The moral arguments for my scheme are sufficient to justify it. However, they are backed up by the cause of expediency. The Bill would help public sector recruitment. Private sector employers can offer coverage to unmarried partners, but those people are not covered in the public sector. That must surely be a disincentive for about 15 per cent. of the population who live in cohabiting relationships. It is clear that the Government are cutting off their nose to spite their face because we are not providing enough benefits to attract that category of people to the public sector.
The Bill would remove that disincentive. It would be in line with the recent decision by the House to give unmarried couples the right to adopt children, who under current law could end up being brought up without support. We recently voted for our pension scheme to recognise unmarried partners, yet millions in the public sector do not have the same rights. The Government have paid out when a partner has been killed in the line of duty, but they might not if the death occurred in peacetime. They accept the principle of the Bill. It would not cost anything; it would reflect the changes in our society; it would right a wrong; and it would help public sector recruitment.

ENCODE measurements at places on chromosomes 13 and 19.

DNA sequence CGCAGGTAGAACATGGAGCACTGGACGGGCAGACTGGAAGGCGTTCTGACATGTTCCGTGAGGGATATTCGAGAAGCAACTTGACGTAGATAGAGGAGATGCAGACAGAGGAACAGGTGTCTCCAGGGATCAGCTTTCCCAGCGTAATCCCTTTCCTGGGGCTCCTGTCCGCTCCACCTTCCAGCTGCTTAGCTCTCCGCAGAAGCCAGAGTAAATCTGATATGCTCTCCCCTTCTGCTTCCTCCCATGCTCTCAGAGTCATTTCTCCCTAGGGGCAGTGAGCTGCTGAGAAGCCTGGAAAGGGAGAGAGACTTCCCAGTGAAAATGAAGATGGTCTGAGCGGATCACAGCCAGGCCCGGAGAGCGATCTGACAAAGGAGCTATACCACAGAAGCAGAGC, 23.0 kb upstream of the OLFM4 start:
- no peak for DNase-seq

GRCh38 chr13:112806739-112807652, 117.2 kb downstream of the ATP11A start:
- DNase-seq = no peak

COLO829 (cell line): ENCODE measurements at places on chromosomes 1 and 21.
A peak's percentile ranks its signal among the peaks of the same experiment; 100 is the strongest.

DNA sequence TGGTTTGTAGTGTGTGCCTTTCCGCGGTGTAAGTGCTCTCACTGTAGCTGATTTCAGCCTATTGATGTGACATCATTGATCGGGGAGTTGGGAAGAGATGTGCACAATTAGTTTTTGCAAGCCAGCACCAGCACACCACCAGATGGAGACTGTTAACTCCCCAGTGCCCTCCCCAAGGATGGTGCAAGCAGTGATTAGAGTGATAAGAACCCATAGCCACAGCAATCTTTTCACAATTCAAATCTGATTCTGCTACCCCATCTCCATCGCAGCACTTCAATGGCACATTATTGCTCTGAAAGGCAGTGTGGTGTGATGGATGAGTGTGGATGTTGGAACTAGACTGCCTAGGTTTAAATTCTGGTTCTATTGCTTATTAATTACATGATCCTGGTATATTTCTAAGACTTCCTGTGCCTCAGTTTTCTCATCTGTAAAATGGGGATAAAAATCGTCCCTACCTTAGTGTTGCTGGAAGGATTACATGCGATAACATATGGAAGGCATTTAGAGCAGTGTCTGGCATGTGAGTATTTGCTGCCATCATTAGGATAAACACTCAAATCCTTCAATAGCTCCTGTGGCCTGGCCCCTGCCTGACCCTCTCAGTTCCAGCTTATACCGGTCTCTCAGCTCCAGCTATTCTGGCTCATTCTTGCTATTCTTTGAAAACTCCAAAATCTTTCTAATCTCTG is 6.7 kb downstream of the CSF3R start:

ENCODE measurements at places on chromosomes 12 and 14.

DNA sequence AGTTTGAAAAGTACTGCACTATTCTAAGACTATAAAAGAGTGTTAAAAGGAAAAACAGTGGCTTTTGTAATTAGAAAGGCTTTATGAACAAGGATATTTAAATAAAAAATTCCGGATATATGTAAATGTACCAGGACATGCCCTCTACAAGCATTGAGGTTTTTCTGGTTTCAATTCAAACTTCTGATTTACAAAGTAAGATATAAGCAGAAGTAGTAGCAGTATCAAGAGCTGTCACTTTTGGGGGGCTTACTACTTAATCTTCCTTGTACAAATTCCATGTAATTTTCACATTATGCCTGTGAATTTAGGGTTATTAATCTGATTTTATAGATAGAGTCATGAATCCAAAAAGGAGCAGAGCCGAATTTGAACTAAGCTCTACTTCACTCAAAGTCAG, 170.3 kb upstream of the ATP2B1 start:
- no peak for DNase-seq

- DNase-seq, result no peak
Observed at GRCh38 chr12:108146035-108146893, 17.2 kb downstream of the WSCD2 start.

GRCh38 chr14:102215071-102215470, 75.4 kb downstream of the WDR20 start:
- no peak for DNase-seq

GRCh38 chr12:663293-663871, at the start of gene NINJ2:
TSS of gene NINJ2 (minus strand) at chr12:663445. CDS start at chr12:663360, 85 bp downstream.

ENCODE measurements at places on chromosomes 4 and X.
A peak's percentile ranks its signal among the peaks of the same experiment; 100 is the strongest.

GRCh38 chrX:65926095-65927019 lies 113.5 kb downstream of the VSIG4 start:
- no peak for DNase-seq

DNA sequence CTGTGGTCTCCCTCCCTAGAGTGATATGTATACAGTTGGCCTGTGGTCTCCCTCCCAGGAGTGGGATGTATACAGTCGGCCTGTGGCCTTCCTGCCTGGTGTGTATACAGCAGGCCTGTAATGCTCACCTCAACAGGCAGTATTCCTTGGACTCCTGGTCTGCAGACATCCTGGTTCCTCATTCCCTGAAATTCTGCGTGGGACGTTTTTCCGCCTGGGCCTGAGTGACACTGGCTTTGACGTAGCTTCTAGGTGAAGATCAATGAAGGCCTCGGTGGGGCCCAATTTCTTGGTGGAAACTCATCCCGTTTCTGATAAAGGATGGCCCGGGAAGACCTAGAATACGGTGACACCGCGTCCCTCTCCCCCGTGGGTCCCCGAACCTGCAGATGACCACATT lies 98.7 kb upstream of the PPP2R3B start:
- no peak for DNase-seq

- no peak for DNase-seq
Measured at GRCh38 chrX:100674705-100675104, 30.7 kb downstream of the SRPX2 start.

Bill ordered to be brought in by James Purnell, Ms Meg Munn, Mr. Siôn Simon, David Wright, Mr. Tom Harris, Kevin Brennan, Mr. Chris Bryant, Mr. Chris Smith, Mr. Steve Webb, Mr. John Bercow and Ms Oona King.